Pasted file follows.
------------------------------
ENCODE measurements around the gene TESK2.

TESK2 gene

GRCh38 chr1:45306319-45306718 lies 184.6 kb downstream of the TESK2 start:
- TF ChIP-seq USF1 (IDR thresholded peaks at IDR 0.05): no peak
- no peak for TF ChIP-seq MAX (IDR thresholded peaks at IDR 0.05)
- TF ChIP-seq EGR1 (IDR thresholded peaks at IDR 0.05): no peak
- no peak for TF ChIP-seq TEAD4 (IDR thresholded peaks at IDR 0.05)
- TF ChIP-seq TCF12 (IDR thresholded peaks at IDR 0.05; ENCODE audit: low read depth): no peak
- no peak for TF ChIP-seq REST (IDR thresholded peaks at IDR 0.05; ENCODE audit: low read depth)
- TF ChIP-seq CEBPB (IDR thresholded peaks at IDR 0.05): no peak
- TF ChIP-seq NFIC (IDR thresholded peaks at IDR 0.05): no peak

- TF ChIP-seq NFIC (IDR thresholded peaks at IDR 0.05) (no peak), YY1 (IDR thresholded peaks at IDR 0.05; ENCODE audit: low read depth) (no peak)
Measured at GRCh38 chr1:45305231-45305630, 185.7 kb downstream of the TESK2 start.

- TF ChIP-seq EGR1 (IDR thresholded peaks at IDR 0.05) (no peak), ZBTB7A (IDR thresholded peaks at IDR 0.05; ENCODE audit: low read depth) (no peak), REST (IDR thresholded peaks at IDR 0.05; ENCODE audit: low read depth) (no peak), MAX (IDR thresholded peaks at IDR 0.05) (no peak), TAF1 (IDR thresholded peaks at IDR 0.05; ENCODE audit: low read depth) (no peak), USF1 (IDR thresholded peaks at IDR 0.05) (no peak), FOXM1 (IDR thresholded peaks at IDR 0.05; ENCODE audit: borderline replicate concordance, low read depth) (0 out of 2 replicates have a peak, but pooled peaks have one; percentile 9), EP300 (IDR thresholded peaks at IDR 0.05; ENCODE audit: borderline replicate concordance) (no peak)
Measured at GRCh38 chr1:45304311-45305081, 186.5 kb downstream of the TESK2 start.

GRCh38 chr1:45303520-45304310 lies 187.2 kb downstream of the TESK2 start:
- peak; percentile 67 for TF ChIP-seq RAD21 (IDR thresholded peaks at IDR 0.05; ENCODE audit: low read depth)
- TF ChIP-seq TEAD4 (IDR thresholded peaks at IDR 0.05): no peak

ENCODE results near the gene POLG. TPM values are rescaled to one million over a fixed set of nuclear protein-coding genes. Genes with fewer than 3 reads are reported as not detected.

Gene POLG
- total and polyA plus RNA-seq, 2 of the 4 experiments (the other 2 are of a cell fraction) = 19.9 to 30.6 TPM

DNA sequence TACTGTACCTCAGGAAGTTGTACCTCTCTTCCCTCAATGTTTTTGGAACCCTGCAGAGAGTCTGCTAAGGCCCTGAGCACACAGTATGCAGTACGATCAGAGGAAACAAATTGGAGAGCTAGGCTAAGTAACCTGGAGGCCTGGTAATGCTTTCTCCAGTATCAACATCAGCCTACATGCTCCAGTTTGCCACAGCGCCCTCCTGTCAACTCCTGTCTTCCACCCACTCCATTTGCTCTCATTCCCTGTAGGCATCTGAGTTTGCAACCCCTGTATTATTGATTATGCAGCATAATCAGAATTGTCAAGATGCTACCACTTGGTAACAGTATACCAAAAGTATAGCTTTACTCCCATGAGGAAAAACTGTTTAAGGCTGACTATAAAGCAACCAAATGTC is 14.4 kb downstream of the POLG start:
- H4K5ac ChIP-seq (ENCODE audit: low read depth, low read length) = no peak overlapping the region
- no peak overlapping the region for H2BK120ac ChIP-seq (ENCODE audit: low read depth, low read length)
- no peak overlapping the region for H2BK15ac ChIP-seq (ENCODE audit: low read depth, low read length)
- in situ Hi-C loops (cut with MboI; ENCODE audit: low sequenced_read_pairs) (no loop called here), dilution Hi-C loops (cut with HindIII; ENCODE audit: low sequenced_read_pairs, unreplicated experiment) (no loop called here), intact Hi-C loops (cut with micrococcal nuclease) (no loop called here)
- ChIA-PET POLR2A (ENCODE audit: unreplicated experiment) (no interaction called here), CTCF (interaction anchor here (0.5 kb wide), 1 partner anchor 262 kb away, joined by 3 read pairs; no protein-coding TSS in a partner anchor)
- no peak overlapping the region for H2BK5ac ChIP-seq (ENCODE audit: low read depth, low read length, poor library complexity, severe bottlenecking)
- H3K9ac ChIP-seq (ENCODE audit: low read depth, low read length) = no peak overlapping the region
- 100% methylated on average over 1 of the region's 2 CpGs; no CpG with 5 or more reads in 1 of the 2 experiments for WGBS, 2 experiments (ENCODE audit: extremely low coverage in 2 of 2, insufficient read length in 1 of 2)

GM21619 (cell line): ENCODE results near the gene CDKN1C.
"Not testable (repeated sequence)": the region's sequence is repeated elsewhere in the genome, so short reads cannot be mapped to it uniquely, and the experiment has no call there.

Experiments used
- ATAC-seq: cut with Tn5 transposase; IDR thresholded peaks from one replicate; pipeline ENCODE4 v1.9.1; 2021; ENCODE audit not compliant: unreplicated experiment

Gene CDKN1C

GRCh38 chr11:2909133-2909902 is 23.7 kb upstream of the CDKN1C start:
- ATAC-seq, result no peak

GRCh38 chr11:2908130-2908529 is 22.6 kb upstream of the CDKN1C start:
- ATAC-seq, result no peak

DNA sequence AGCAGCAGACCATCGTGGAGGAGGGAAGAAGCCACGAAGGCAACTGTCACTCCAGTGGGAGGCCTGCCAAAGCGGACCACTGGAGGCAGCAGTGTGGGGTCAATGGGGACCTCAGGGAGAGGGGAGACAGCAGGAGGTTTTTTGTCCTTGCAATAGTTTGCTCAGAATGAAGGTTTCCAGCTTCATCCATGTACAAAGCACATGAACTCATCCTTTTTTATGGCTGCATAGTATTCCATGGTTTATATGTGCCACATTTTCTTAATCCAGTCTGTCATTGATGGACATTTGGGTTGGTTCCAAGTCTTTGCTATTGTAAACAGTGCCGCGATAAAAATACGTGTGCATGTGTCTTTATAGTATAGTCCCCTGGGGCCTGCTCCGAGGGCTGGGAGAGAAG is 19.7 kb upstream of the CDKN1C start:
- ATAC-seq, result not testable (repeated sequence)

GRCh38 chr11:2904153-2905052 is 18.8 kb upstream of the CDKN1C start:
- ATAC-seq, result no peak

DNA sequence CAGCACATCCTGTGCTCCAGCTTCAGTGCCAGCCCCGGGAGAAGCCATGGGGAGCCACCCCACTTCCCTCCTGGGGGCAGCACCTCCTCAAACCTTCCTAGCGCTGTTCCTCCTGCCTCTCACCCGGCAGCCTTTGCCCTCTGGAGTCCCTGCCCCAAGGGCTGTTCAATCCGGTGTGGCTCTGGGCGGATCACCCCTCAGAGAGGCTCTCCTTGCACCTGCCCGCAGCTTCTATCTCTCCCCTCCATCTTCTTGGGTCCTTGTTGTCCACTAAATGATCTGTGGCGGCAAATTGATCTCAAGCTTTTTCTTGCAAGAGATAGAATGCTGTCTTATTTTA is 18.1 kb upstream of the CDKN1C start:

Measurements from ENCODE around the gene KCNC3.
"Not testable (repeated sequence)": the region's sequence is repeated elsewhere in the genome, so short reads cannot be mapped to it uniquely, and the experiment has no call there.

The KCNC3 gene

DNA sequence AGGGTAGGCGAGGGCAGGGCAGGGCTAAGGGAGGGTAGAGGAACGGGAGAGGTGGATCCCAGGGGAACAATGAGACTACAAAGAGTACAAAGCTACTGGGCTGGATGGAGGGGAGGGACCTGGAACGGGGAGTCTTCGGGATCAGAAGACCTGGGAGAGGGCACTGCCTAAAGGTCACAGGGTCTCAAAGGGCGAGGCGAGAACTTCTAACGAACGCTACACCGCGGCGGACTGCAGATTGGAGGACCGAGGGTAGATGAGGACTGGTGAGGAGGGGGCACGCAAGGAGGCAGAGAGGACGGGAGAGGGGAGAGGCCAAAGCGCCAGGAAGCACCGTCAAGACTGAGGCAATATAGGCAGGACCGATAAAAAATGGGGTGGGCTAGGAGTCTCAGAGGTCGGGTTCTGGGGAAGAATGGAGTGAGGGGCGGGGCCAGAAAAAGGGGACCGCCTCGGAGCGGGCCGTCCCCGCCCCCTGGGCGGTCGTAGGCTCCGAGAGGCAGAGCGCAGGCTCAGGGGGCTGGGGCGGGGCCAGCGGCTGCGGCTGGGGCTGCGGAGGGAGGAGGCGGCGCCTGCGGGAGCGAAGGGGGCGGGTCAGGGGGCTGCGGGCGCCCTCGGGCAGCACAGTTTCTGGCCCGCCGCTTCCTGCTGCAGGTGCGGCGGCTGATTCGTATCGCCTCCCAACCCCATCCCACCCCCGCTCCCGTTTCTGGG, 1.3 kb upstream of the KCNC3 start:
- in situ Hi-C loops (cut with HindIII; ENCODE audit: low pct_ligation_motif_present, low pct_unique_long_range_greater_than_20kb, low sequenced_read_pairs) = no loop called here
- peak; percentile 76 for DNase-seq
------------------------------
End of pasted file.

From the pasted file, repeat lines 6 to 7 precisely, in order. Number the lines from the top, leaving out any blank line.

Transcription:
- TF ChIP-seq EGR1 (IDR thresholded peaks at IDR 0.05): no peak
- no peak for TF ChIP-seq TEAD4 (IDR thresholded peaks at IDR 0.05)